01.03.2024

Ohio man has every toe on his right foot amputated after a TICK bite caused deadly blood infection

A man from Ohio had to have five of his toes amputated after suffering a tick bite while on a summer fishing trip. Tim Rosebrook, from Toledo, has now been left with a stump for a right foot after the bite triggered an infection that cut off blood to his toes.

Mr Rosebrook thought nothing of it when he noticed a tick on his third right toe following the trip last July.

He removed the parasite and went about his life, but over the course of the next three weeks, his toe turned black and by the time he went to doctors, they had no choice but to amputate.

Tim Rosebrook, from Toledo, had five toes on his right foot amputated after a tick bite became infected. The infection ended up cutting off circulation to his toes

Tim Rosebrook, from Toledo, had five toes on his right foot amputated after a tick bite became infected. The infection ended up cutting off circulation to his toes

Mr Rosebrook (right) is pictured above with his doctor, Dr Ahmad Younes, a cardiologist at ProMedica in Ohio

Mr Rosebrook (right) is pictured above with his doctor, Dr Ahmad Younes, a cardiologist at ProMedica in Ohio

Doctors said the bite had triggered an infection which had damaged his blood vessels and caused critical limb ischemia, or when the blood flow to extremities like the toes is restricted.

This leads to a lack of oxygen and nutrients in these areas, risking cell death and problems with repairing wounds — such as from a tick bite.

Doctors warned that in many cases of this condition, they would need to amputate someone’s leg below the knee.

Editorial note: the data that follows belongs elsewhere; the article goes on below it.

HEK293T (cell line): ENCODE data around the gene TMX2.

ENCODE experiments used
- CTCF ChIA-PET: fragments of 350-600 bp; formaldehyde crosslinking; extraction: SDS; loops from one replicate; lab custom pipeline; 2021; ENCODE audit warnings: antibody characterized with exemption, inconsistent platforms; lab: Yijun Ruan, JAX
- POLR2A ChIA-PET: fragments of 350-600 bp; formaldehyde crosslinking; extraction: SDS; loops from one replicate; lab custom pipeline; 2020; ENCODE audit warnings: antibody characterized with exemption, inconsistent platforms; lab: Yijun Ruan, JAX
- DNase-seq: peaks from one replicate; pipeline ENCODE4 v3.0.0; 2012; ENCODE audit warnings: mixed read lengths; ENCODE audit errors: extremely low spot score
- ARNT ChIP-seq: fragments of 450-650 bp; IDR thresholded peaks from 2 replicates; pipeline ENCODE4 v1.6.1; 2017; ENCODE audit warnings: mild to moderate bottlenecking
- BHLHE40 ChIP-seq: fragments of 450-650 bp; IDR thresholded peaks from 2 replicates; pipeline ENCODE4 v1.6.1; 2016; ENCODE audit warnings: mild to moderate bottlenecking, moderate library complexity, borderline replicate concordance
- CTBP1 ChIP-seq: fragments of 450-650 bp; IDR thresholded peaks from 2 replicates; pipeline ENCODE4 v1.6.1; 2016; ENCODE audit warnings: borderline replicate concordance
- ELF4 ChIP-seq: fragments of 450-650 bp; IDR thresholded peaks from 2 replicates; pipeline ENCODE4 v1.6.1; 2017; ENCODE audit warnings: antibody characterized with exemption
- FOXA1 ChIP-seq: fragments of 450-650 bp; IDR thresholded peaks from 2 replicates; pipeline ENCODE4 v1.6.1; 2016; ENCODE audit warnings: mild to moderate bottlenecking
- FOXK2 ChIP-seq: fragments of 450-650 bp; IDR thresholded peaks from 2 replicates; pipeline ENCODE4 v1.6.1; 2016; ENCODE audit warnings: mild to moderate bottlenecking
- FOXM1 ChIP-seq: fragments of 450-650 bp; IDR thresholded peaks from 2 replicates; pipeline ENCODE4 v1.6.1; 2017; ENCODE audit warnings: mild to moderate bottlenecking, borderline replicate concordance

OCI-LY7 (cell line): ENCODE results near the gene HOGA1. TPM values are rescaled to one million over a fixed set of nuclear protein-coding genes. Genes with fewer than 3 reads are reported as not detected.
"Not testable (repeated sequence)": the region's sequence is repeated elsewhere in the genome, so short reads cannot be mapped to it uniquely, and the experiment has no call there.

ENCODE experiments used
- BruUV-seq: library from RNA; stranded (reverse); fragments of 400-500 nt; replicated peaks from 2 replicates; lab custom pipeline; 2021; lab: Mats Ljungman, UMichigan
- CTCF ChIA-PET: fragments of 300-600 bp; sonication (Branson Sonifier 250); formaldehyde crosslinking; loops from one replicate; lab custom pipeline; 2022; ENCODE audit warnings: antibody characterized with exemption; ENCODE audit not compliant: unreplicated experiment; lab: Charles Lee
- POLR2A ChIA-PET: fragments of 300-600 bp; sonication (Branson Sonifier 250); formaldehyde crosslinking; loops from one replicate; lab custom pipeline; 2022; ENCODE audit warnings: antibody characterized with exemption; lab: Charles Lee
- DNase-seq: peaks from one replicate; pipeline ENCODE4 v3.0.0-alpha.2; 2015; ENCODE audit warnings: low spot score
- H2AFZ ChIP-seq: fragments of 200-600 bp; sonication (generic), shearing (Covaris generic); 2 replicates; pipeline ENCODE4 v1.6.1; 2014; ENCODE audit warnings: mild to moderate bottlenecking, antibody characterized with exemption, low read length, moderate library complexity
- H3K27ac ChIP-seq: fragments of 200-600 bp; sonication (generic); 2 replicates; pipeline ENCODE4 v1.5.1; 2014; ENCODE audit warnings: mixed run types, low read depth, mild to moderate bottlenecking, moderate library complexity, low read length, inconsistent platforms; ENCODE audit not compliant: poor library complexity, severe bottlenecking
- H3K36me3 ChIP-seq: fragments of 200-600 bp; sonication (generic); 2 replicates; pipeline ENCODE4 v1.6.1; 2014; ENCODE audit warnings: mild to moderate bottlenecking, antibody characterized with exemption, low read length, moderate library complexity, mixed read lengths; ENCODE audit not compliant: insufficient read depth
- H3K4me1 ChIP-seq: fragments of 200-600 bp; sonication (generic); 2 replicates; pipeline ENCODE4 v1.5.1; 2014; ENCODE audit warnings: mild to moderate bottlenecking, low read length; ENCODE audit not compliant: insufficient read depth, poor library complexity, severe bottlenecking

But with Mr Rosebrook they were able to avoid amputating his lower leg after performing surgery to reconstruct some of his veins, restoring blood flow to most of the affected area.

Describing losing his third right toe, Mr Rosebrook told 13ABC: ‘They sent me to Flower [hospital], checked me out there, and next thing I know they took off the third toe.’

When he returned in November with another diseased toe, he said: ‘That toe they took off right there in my room, it was infected that bad!

‘In that whole week, we went with taking a toe off, and then we went to working on the veins on the right leg, and then the following day is when they took all the toes.’

During a tick bite, the critter burrows its head underneath the skin before injecting a numbing saliva so the host won’t notice any pain. It then starts to suck blood.

At this time, however, there is also a risk of the tick transmitting dangerous bacteria to a host which may cause an infection.

Dr Ahmad Younes, a cardiologist at ProMedica in Ohio who treated Mr Rosebrook, said the hospital had ‘declared war’ on the infection to save their patient.

‘We know that patients with critical limb ischemia — which is what he had — are at high risk of amputations,’ he said.

‘This is an advanced condition of peripheral arterial disease, where there is cholesterol plaque in the arteries that supply his foot, and that prevents wound healing if there’s no adequate blood flow.’

The doctor was able to save Mr Rosebrook’s leg after performing surgery to reconstruct some of his veins

He added: ‘The word we use I think — we’re gonna go to war to keep this leg on.’

In a warning to others, he said: ‘Not every tick bite will cause patients to lose their legs, but we’re more careful with patients with risk factors.

‘If they have diabetes, if they have high cholesterol, if they’re smokers, if they have heart disease, these patients have a higher risk of peripheral arterial disease and we take any of their wounds seriously.’

About 50,000 Americans are bitten by ticks annually, estimates suggest, although it is only in rare cases that this leads to amputations.

Tick bites are becoming more and more common, however, as warmer temperatures allow the critters to be active for longer and to spread further north.

Doctors recommend receiving treatment for a bite if someone is concerned, especially if a red bulls-eye shape appears around it — which is indicative of Lyme disease.

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